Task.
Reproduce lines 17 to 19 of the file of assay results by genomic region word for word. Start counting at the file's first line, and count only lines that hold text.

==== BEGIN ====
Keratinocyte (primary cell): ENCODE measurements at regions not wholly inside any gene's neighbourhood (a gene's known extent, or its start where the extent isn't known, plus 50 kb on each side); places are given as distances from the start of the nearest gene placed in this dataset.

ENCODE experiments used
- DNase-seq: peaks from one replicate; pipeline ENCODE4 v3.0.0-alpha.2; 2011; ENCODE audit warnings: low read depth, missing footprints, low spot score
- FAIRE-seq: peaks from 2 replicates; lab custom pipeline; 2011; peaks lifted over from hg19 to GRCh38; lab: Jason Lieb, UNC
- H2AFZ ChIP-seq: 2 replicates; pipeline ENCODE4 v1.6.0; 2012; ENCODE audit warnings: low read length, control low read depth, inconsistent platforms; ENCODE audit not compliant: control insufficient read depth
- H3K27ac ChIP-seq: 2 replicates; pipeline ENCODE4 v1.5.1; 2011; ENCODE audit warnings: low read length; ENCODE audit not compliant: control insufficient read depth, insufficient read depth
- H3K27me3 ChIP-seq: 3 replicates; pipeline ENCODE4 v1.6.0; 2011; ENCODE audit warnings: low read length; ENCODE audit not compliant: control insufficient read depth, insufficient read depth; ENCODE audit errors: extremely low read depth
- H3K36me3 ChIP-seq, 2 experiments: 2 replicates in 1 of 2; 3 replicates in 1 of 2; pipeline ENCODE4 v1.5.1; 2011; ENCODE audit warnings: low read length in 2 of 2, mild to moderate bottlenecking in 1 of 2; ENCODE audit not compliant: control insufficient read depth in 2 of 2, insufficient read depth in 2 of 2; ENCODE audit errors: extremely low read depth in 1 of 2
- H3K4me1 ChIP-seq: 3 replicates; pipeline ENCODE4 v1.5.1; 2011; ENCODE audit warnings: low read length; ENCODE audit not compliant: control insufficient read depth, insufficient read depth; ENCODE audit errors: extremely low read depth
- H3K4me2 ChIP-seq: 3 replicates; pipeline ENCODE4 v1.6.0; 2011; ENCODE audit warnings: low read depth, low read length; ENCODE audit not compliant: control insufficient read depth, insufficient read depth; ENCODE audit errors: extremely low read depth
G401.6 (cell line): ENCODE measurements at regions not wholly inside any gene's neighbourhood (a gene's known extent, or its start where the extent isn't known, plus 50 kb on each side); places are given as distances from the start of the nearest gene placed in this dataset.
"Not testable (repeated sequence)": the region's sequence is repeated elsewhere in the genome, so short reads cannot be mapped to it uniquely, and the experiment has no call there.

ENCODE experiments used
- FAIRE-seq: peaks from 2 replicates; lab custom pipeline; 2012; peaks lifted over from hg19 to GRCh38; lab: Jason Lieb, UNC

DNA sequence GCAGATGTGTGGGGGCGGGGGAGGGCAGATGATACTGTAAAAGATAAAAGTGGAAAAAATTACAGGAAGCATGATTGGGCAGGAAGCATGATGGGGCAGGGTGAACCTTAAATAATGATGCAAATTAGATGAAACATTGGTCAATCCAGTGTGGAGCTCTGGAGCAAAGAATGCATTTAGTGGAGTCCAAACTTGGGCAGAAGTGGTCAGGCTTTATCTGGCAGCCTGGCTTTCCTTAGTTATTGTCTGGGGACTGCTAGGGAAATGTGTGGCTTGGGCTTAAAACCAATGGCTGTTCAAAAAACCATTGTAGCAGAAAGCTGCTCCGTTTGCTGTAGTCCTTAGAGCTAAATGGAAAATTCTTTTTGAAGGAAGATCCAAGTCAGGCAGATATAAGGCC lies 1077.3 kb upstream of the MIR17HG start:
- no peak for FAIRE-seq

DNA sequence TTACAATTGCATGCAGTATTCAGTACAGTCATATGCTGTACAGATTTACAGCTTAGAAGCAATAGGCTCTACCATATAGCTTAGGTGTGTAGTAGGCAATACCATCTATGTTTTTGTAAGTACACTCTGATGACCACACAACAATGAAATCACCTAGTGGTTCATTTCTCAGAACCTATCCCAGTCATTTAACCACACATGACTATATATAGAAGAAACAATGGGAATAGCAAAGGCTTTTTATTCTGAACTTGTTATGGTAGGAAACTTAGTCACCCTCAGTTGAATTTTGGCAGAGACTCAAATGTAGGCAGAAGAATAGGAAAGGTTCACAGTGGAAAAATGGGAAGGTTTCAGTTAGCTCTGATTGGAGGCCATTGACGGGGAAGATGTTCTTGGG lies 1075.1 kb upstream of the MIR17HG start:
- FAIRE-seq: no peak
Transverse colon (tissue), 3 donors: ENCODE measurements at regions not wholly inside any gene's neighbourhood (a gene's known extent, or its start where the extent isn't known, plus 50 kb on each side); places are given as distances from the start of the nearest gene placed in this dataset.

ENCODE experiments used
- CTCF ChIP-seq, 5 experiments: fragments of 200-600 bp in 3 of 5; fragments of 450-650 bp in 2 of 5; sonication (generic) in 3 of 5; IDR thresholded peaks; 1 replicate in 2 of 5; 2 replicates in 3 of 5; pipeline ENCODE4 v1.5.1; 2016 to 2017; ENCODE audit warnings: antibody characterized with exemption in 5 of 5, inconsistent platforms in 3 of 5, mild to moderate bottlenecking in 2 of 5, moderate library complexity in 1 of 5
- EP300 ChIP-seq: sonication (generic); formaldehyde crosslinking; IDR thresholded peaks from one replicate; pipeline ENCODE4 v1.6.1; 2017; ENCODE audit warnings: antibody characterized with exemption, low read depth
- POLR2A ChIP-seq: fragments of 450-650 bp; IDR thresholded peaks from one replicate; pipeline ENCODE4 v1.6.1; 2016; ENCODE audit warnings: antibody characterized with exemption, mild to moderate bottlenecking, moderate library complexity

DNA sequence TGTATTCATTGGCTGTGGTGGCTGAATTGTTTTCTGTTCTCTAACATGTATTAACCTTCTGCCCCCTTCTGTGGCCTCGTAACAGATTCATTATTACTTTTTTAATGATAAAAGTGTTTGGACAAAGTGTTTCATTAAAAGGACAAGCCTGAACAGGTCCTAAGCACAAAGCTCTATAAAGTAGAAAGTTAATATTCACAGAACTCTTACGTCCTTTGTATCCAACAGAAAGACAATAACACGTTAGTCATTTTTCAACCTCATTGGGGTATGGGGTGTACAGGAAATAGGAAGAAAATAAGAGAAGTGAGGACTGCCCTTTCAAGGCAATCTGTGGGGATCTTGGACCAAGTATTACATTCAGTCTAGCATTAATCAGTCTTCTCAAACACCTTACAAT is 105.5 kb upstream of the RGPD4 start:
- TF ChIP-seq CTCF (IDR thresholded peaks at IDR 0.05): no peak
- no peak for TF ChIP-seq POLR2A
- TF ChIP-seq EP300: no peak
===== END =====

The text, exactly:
DNA sequence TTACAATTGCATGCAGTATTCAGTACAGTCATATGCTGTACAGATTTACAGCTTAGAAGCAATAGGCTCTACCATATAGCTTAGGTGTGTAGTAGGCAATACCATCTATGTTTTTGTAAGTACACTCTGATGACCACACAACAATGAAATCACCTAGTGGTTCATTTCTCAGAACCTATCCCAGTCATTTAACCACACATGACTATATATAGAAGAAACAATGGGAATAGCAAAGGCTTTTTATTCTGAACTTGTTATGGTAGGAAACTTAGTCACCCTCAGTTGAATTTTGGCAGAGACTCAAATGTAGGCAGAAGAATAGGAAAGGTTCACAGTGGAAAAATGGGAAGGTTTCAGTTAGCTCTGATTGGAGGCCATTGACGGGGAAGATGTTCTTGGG lies 1075.1 kb upstream of the MIR17HG start:
- FAIRE-seq: no peak
Transverse colon (tissue), 3 donors: ENCODE measurements at regions not wholly inside any gene's neighbourhood (a gene's known extent, or its start where the extent isn't known, plus 50 kb on each side); places are given as distances from the start of the nearest gene placed in this dataset.